Still reading calls in the media for the resignation of the Pope over his alleged negligence in handling abuse cases while he was a Cardinal. The anger behind these calls is understandable enough in the case of the victims and their immediate families (in whom that anger is understandable as a human, emotional response to pain), but sometimes it seems to just express what one of my teachers defined as the sin of wrath: "The desire to remove obstacles not legitimately removable." Today's Responsorial Psalm (echoed also in the first reading) is eerily prescient: "Why did the nations rage and the peoples utter folly? They arise, the rulers of the earth...against the Lord and his anointed."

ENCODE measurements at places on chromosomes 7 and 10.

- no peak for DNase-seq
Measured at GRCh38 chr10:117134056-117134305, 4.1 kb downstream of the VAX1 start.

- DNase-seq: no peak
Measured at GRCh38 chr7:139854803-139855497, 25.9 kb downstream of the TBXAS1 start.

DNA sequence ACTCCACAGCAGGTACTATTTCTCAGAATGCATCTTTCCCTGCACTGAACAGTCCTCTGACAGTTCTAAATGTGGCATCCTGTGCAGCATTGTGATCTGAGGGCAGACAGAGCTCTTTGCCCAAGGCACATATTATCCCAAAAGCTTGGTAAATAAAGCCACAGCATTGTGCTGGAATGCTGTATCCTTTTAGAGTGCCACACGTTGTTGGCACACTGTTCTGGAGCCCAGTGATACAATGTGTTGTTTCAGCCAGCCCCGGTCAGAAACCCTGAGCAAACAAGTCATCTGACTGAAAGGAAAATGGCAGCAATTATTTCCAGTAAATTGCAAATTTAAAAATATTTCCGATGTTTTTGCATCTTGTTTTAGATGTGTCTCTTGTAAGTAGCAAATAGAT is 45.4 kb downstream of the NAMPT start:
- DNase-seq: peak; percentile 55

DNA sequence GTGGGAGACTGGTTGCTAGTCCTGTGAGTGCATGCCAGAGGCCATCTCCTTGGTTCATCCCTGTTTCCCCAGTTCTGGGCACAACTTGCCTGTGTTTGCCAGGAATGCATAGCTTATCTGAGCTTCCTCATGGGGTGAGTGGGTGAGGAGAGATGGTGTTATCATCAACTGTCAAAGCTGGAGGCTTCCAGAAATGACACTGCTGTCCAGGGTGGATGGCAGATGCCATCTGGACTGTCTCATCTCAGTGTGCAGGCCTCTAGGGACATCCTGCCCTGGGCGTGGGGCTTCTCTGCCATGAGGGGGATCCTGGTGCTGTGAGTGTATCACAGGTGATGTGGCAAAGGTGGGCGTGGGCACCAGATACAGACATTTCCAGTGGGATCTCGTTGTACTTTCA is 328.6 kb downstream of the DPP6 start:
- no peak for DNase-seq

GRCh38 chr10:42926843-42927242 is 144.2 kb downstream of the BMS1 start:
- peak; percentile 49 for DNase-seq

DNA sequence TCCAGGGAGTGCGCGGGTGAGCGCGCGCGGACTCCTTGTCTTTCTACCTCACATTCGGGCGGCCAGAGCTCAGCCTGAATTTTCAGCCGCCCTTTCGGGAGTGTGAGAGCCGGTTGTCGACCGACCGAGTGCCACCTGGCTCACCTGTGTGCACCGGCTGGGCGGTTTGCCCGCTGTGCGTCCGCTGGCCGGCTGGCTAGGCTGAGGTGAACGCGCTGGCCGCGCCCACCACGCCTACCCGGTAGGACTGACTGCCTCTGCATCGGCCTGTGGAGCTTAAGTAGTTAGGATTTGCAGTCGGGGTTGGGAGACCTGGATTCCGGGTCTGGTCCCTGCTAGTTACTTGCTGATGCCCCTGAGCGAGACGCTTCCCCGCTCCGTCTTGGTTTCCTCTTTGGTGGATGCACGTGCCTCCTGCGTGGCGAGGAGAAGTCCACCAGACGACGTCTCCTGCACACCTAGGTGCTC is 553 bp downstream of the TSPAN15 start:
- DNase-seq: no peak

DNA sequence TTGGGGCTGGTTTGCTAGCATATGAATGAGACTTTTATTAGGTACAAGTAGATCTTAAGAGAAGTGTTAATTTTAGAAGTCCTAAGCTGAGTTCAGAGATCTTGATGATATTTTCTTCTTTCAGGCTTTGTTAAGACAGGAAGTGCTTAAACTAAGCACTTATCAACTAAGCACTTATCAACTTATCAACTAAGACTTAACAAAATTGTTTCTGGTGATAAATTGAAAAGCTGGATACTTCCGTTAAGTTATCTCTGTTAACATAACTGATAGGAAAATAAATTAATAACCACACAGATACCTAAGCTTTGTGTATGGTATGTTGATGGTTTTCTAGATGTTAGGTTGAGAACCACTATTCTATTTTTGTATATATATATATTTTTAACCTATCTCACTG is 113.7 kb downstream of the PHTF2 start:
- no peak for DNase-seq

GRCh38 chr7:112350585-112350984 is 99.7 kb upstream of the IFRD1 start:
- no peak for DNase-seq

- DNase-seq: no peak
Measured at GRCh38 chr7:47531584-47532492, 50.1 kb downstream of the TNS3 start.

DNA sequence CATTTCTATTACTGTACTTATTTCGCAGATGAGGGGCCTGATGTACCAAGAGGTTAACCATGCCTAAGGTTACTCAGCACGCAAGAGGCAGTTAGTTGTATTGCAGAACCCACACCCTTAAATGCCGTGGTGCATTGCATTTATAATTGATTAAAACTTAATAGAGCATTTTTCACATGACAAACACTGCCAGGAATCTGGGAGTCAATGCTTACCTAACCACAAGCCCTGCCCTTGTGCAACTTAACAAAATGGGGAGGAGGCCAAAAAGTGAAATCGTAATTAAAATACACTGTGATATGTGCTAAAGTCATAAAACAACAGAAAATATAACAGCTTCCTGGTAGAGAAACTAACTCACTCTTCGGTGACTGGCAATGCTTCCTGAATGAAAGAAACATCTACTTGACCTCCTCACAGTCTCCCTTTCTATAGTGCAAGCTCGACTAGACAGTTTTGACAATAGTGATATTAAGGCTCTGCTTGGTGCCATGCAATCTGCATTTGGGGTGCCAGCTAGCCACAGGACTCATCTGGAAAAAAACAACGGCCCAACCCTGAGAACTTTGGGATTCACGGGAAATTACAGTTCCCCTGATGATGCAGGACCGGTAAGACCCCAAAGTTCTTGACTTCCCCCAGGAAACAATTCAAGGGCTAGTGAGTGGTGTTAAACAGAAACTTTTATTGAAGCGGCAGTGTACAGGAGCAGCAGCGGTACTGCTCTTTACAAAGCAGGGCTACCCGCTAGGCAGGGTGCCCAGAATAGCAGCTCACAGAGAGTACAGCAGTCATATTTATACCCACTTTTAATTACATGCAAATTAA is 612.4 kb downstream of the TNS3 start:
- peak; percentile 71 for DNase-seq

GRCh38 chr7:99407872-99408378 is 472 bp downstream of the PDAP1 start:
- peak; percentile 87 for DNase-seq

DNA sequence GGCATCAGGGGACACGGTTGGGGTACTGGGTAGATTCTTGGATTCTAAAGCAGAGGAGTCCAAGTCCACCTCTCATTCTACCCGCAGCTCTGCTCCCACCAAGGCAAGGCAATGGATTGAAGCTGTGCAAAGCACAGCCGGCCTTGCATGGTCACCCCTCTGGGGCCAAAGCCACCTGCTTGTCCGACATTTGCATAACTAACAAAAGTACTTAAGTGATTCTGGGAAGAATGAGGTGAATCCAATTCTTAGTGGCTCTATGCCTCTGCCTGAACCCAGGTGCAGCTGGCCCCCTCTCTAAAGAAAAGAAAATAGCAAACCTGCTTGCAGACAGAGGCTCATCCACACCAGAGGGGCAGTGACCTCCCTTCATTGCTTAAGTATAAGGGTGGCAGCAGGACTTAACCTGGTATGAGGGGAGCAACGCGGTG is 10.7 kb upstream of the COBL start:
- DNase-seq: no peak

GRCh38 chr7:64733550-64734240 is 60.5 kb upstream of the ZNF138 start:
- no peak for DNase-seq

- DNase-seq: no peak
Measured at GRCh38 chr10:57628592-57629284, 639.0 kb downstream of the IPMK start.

When journalists and lawyers (don't forget the lawyers) present and interpret documents from the Vatican, they are counting on the general readership not to have any direct experience of Vatican correspondence, much less any experience of dealing with Vatican personnel. How inconvenient when someone shows up who actually does have first-hand experience. Someone like, say, Timothy Radcliffe, OP, former Master General of the Dominicans: "Cardinal Joseph Ratzinger lamented to me that the staff was simply too small for the job." How big was the staff? 45 people. Including the Cardinal. Radcliffe testifies: " I am morally certain that he bears no blame here."
People expounding upon the Pope's responsibility, especially if they are not themselves directly touched by abuse, should probably keep silence for a few minutes and ask themselves just how "righteous" their indignation against him is. Where is it really coming from? Is it a sign of misplaced anger (with the Pope in Rome being a safer target than the real object of anger, who may be uncomfortably close), or, just maybe, a sign of ignorance?